- Disc and Music Echo
- February 5, 1972
- courtesy of George Brown
Davies is allowing himself one day a week in London this month. A chauffeured car
brings him in and he packs all his other duties into those few smoky hours.
Then he goes back home to
Surrey to complete the songs for his first solo LP. When this album arrives in May
(hopefully), Alun will have turned full circle, from professional singer, to studio
musician, to backing musician, to backing musician and back to solo singer.
But thats about as
far as the circle will turn, for Alun, the man on the other stool on Cat Stevens
concerts and albums, has no further plans for himself.
"Maybe if the album is
successful Id like to sing a bit to open Cats concerts, and if, as I imagine
he will soon, he cuts down on touring, perhaps Id do some dates on my own. But
loyalty to Cat is still of prime importance."
Aluns album has been
a long time in the planning, and its only been lack of said time thats
prevented him recording it earlier.
"I think a solo LP
must always be at the back of a musicians mind and you just wait for the right
opportunity to present itself. For me its been a reality for about a year. The
trouble has been finding the time to record it."
As the idea has been at the
back of Aluns mind for so long, was there not also some frustration that his songs
have so far had little outlet?
"Its true that
Cat never sings other peoples songs although he has once or twice toyed with the
idea of doing one of mine. But Ive always felt anything but frustrated and
the last year has been just great; everything has fallen into place."
Despite four American tours
and innumerable Continental dates, the one concern Alun remembers with greatest affection
is the charity done for CURE, the drug rehabilitation organisation.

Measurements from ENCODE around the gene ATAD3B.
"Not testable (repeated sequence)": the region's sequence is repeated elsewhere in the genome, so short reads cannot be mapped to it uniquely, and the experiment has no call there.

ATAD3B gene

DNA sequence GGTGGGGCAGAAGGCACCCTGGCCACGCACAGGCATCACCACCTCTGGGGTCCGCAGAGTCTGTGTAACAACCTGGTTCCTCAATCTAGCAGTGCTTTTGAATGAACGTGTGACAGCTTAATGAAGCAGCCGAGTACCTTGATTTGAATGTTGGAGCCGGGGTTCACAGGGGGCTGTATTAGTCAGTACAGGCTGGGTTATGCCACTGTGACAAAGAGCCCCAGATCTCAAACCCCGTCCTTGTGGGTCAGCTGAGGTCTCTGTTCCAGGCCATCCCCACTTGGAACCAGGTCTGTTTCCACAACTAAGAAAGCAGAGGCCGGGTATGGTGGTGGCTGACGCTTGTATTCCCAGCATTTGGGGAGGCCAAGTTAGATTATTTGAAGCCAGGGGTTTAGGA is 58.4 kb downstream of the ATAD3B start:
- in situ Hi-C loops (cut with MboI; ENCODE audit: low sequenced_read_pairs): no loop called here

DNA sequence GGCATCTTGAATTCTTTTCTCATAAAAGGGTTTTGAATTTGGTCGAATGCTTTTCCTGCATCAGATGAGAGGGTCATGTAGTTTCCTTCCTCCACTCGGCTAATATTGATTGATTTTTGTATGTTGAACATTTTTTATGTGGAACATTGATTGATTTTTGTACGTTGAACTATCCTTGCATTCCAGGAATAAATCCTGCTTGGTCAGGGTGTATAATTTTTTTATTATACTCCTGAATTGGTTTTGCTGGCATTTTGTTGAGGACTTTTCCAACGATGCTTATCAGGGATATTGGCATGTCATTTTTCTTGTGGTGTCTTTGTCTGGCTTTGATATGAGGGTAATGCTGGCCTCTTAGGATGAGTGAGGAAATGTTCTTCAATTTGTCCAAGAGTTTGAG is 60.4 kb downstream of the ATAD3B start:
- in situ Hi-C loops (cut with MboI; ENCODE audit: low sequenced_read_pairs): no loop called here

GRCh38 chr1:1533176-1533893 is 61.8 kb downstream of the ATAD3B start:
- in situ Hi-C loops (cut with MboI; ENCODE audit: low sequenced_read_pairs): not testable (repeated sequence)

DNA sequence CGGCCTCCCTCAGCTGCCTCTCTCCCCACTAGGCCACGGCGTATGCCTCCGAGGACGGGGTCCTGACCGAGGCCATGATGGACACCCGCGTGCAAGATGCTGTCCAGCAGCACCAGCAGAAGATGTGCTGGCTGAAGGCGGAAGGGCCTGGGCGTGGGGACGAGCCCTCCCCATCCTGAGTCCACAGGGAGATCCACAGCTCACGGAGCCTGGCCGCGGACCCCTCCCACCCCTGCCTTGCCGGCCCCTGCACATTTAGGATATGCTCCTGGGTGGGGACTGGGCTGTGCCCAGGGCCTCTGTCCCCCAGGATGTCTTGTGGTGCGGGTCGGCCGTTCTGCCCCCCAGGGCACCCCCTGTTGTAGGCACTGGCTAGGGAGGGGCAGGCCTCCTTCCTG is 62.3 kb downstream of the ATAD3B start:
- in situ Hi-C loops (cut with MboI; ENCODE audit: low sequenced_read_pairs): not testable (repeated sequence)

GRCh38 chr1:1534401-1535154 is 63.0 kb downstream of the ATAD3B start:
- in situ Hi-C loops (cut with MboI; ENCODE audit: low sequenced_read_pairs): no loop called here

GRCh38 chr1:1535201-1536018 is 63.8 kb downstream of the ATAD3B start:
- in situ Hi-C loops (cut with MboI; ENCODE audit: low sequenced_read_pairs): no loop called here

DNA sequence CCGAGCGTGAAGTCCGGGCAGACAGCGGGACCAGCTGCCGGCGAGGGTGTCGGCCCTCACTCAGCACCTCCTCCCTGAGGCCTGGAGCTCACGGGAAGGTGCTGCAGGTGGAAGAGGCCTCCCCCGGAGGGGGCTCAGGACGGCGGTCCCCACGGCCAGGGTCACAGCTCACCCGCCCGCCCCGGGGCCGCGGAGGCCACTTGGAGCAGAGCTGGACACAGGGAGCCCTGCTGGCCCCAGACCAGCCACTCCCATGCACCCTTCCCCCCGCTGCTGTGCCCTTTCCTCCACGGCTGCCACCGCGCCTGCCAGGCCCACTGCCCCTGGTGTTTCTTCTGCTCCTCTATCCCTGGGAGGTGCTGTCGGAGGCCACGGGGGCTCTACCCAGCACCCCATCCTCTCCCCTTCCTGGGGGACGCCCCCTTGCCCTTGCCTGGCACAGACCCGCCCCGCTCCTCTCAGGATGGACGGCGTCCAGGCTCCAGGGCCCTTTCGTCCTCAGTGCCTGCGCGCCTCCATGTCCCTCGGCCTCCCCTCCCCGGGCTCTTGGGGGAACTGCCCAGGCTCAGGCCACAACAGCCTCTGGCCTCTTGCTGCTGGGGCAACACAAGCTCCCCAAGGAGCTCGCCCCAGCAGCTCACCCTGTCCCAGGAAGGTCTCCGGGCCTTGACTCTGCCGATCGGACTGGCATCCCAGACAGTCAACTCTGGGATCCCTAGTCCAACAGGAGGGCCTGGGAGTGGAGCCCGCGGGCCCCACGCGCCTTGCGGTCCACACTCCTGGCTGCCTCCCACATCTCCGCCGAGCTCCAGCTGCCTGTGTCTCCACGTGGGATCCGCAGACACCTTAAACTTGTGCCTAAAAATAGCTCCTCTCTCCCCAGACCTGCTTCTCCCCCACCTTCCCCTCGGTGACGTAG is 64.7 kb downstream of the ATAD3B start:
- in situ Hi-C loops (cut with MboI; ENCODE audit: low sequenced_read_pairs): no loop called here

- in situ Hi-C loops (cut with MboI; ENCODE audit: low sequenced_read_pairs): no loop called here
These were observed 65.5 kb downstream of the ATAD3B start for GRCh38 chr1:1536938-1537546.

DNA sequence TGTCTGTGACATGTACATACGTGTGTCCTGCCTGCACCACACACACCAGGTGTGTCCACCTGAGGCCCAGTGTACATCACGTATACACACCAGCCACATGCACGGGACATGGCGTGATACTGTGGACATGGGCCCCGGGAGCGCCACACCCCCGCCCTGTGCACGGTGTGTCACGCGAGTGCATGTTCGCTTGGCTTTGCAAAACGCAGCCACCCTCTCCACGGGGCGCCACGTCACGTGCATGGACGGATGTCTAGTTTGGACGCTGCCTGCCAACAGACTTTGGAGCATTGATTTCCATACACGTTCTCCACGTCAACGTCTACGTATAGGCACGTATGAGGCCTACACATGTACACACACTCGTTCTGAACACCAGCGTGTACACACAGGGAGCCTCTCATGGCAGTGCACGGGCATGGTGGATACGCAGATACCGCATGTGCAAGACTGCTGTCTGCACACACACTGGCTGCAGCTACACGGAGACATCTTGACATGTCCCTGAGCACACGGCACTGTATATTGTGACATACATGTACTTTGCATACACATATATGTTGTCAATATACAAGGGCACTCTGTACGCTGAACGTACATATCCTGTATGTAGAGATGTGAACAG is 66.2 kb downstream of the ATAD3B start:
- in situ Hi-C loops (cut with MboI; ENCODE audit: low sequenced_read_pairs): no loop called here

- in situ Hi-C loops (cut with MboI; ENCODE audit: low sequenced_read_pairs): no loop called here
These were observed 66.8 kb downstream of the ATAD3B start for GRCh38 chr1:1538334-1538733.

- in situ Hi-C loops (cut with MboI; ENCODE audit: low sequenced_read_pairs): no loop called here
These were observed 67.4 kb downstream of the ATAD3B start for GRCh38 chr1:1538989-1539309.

"It was at the Drury
Theater Royal and was really lovely. The orchestra was perfect, the lights were great and
the atmosphere was the best Ive ever experienced."
Like Cat, Alun shares the
view that stage shows should be professionally organised and believes in giving an
audience the best possible evening.
"If for instance
during the show, the roadies had had to come on stage and fiddle with equipment it would
have ruined everything. Audiences are really not interested in paying good money and then
seeing a shabby show on stage. But that was the best show weve ever done."
Alun is convinced now that
with an orchestra is the only way to work live.
"I think well be
doing a world tour soon this year, starting in Britain and taking in America and
Australia, and ideally wed take an orchestra everywhere, sending the arrangements on
ahead so it can rehearse in advance of us."
For a pair who were almost
literally thrown together by their record producer Paul Samwell-Smith, just two years ago,
Cat and Alun complement each other absolutely ideally.
"The first time we
met, for the Mona Bone Jakon album, was strictly a business
thing. But later, when Cat asked me to go on the road with him, it developed into a major
"Id thought of
joining the Mark-Almond band as Id already done things as a fold duo with John Mark,
but everything just seemed to arrive at the same time and I was forced into a
Its a decision
hes in no way regretted, and now that his own album is being recorded
"Im going to crack straight on with it" he seems to have reached
complete satisfaction. But strangely for an ex-session man hes no friend of studios.
"I can really feel
naked in a studio, in the same way that people can feel naked on stage. In the last year
Ive just got into the rhythm of living on the road and its changed a lot of
things in me. It was getting to be too comfortable and it was making me lazy. But at the
same time it did tighten up my playing."
A lot of material on
Aluns album will be up to two years old. Hes been writing for a long time, but
as he puts it, most of his older songs have "decayed" rather than aged.
Hell leave a suitable
gap after finishing the album, and then he and Cat embark on a fourth new-look Stevens LP.
New-look? Well, thats what many reviewers seem to think.
"But I cant
understand reviewers who instantly think Cat wishes to put down those early songs. There
are some tremendous songs on that Decca album and we still play "I Love My
Dog" sometimes. Its the same with fans. Hes got some that
whove been with him from the very beginning; they come along to concerts and sit and
scream. And if somebody shows that sort of devotion its stupid to put them down, or
even think of doing so."